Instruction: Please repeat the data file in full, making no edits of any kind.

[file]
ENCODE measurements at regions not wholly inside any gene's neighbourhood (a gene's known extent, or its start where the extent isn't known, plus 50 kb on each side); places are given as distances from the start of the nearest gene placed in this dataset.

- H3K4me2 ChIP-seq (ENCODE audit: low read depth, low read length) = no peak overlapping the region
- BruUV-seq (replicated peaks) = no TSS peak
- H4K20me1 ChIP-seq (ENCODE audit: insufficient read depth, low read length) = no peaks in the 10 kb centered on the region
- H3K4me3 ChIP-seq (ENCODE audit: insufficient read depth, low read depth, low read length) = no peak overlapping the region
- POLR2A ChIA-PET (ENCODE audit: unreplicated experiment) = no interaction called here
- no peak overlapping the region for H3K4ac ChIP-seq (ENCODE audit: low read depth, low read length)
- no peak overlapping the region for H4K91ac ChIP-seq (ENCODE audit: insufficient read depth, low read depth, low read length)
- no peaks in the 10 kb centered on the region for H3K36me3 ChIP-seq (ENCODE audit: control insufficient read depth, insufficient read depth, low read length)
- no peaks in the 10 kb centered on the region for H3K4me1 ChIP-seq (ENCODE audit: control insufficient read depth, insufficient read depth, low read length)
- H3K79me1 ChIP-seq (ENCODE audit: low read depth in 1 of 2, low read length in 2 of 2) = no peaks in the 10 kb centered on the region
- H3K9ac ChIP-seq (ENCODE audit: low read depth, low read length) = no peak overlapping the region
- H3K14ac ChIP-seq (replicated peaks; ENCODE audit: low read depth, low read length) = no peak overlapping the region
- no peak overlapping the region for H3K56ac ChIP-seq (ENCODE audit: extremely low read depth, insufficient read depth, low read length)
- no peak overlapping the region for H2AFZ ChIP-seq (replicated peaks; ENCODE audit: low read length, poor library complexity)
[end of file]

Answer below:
ENCODE measurements at regions not wholly inside any gene's neighbourhood (a gene's known extent, or its start where the extent isn't known, plus 50 kb on each side); places are given as distances from the start of the nearest gene placed in this dataset.

- H3K4me2 ChIP-seq (ENCODE audit: low read depth, low read length) = no peak overlapping the region
- BruUV-seq (replicated peaks) = no TSS peak
- H4K20me1 ChIP-seq (ENCODE audit: insufficient read depth, low read length) = no peaks in the 10 kb centered on the region
- H3K4me3 ChIP-seq (ENCODE audit: insufficient read depth, low read depth, low read length) = no peak overlapping the region
- POLR2A ChIA-PET (ENCODE audit: unreplicated experiment) = no interaction called here
- no peak overlapping the region for H3K4ac ChIP-seq (ENCODE audit: low read depth, low read length)
- no peak overlapping the region for H4K91ac ChIP-seq (ENCODE audit: insufficient read depth, low read depth, low read length)
- no peaks in the 10 kb centered on the region for H3K36me3 ChIP-seq (ENCODE audit: control insufficient read depth, insufficient read depth, low read length)
- no peaks in the 10 kb centered on the region for H3K4me1 ChIP-seq (ENCODE audit: control insufficient read depth, insufficient read depth, low read length)
- H3K79me1 ChIP-seq (ENCODE audit: low read depth in 1 of 2, low read length in 2 of 2) = no peaks in the 10 kb centered on the region
- H3K9ac ChIP-seq (ENCODE audit: low read depth, low read length) = no peak overlapping the region
- H3K14ac ChIP-seq (replicated peaks; ENCODE audit: low read depth, low read length) = no peak overlapping the region
- no peak overlapping the region for H3K56ac ChIP-seq (ENCODE audit: extremely low read depth, insufficient read depth, low read length)
- no peak overlapping the region for H2AFZ ChIP-seq (replicated peaks; ENCODE audit: low read length, poor library complexity)